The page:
Several advocates and activists spoke Sunday about the important role bars and clubs have played as places for LGBT people to meet, relax and feel safe — something that made the early morning attack in Orlando all the more concerning for many.
“I’m sure everybody who was at Pulse night club felt safe,” Jenkins said.
Outside George’s Place, a longtime St. Louis Street gay bar founded in 1970, customers and staff said they were shocked to hear about the shooting Sunday morning after spending much of Saturday night celebrating the 10th annual Baton Rouge Pride Festival.
“I came out tonight because I didn’t want to act scared,” said a patron on the bar’s patio, wearing a homemade rainbow flag T-shirt, noting the shooting.
K.D. Linkous, a George’s regular and occasional employee, said he’d found friends and a home at the bar after moving to Baton Rouge more than a decade ago. He said he feared the mass shooting in Orlando might make younger LGBT people feel unsafe and threatened, something Linkous said decades of struggle and social change have started to diminish.
Chansley Dykes, the manager of George’s, said waking up to the news of the shooting after working long hours during the pride celebrations left her feeling “devastated.”
“It’s horrible to know somebody could just walk into a club like that,” Dykes said. “People try to go out and celebrate life, that you can actually be yourself.”
For many in the LGBT community in south Louisiana, the massacre in Orlando evoked memories of a 1973 arson attack on the Upstairs Lounge in New Orleans in which 32 people died. The fire, widely believed to have been a hate crime, was until Sunday the nation’s deadliest attack on LGBT people.
Mozingo, the pastor, said he feared the violence in Orlando might be part of a backlash against LGBT people in the wake of recent strides toward greater rights for LGBT people, including last year’s U.S. Supreme Court decision legalizing same-sex marriage nationwide.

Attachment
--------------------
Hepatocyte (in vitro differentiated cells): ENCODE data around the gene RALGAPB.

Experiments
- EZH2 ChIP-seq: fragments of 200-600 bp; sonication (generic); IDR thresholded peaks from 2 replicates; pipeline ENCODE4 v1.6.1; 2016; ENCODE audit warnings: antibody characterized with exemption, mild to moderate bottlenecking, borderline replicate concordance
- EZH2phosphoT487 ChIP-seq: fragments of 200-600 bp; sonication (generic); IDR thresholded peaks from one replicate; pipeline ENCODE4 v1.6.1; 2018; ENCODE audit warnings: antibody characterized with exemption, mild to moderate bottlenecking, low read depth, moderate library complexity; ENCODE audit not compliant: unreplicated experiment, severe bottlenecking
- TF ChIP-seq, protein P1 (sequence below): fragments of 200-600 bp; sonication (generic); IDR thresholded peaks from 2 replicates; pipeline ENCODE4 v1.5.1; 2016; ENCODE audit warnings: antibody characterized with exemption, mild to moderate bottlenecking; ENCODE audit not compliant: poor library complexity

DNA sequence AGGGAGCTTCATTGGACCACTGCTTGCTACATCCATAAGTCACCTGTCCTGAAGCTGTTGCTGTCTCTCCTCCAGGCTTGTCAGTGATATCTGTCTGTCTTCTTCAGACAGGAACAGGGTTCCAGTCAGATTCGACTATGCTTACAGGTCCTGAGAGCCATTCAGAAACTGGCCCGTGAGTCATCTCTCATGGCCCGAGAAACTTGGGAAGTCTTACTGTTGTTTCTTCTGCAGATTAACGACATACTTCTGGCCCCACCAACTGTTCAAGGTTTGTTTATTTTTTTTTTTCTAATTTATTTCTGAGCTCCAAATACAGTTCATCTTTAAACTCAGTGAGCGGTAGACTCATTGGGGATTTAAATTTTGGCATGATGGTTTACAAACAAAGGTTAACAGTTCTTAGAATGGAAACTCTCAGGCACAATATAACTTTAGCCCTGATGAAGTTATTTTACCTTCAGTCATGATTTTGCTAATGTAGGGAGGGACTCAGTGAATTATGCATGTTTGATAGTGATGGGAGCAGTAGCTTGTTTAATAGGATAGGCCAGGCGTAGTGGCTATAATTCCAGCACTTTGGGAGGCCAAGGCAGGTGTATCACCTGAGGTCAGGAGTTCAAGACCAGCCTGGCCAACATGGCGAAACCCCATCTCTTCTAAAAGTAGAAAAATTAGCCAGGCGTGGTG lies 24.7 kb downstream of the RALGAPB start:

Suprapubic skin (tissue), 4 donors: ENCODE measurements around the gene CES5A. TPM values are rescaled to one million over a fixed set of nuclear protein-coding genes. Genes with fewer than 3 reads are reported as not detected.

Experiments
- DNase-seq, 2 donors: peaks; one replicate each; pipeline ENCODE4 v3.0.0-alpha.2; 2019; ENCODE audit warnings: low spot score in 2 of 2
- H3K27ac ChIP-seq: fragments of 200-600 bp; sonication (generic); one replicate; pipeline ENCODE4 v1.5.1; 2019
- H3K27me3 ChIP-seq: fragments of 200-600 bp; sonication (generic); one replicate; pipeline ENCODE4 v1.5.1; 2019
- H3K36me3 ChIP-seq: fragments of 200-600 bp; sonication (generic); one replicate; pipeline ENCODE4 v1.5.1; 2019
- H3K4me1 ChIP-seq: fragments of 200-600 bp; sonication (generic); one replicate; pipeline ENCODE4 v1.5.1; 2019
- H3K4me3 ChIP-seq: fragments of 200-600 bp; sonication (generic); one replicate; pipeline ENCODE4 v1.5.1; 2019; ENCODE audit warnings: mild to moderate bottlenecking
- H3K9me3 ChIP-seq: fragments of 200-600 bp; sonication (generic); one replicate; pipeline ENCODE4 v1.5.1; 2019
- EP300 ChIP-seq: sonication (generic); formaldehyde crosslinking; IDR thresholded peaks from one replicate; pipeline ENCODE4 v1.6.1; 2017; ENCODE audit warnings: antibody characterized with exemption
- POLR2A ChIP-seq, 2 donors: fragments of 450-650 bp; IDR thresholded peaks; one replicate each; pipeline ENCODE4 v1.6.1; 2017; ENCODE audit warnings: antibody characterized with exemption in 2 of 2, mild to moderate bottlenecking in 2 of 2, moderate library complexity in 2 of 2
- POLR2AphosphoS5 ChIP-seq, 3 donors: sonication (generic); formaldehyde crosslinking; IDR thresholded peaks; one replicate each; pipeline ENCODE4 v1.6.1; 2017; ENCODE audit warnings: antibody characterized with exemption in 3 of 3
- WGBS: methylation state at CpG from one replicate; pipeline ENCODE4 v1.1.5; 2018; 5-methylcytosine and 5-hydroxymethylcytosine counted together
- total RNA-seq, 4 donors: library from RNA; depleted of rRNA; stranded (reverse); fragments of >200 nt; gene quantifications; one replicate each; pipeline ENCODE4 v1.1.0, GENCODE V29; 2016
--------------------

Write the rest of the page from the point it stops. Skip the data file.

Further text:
But Mozingo said widespread condemnation of the attack and an outpouring of support for the victims were also signs of progress.
“What has changed in the last 50 years: There’s an outcry from the president, from the community at large,” Mozingo said. “I was so thrilled when I saw lines of people — not just lines of gay people — waiting to donate blood and build memorials and say this isn’t acceptable.”
At a Pride One event at Bistro Byronz on Sunday afternoon, one of the last of many events celebrating pride week, a moment of silence for those killed in Orlando interrupted an otherwise joyous atmosphere.
Aaron Moak, a vice president of the organization, said he broke down and cried after first learning of the shootings.
“We were at Splash last night for our wrap party celebrating pride,” Moak said, referring to a well-known and popular Baton Rouge LGBT club, where Moak said more than 500 people had gathered. “We had a great time last night. To wake up to the news this morning — I think that really hit home for a lot of people.”
Moak said there was talk early this morning of canceling some pride events in the wake of the attack but that organizers quickly decided to forge on.
“We have to move forward,” Moak said.